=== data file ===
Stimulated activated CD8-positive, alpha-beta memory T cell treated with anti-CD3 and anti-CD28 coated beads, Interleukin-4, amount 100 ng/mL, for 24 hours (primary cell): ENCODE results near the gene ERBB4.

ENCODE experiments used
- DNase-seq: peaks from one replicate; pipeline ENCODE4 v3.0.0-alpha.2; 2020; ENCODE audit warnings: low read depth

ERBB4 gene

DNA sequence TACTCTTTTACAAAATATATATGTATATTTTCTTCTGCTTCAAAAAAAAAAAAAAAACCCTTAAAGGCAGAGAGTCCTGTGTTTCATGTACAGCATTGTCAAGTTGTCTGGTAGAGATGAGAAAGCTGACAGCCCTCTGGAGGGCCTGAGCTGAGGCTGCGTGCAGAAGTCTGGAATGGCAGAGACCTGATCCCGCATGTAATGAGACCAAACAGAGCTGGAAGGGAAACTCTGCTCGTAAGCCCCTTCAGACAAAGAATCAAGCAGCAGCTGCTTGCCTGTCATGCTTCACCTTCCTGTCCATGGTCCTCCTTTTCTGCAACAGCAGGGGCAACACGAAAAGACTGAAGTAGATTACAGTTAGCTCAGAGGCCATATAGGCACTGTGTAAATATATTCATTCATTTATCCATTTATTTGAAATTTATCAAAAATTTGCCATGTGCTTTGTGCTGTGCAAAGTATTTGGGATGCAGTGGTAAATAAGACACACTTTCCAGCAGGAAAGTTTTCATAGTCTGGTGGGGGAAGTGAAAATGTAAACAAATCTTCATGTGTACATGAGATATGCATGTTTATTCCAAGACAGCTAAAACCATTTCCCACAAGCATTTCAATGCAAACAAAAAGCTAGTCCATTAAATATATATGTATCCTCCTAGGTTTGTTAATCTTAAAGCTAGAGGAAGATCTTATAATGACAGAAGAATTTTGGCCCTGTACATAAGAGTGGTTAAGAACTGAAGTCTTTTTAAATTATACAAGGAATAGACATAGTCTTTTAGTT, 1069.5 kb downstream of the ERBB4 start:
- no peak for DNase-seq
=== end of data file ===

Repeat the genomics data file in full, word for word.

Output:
Stimulated activated CD8-positive, alpha-beta memory T cell treated with anti-CD3 and anti-CD28 coated beads, Interleukin-4, amount 100 ng/mL, for 24 hours (primary cell): ENCODE results near the gene ERBB4.

ENCODE experiments used
- DNase-seq: peaks from one replicate; pipeline ENCODE4 v3.0.0-alpha.2; 2020; ENCODE audit warnings: low read depth

ERBB4 gene

DNA sequence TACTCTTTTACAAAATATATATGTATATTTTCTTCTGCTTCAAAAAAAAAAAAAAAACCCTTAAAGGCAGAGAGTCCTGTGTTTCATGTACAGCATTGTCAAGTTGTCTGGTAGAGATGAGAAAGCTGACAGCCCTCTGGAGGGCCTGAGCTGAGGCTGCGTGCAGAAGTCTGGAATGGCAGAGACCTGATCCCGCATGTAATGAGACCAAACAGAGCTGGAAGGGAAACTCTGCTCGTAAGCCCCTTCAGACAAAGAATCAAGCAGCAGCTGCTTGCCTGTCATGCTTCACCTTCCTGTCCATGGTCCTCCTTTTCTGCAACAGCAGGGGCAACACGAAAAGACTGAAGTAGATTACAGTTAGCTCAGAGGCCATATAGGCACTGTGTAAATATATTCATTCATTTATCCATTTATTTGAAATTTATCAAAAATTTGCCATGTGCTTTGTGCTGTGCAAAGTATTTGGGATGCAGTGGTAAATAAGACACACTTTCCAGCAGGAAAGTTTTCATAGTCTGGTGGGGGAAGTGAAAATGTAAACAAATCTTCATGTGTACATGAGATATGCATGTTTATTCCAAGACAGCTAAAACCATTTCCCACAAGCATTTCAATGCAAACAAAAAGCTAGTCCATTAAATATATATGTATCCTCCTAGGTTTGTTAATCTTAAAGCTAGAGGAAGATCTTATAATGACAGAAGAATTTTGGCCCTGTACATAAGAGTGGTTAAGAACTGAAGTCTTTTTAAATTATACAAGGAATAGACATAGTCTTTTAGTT, 1069.5 kb downstream of the ERBB4 start:
- no peak for DNase-seq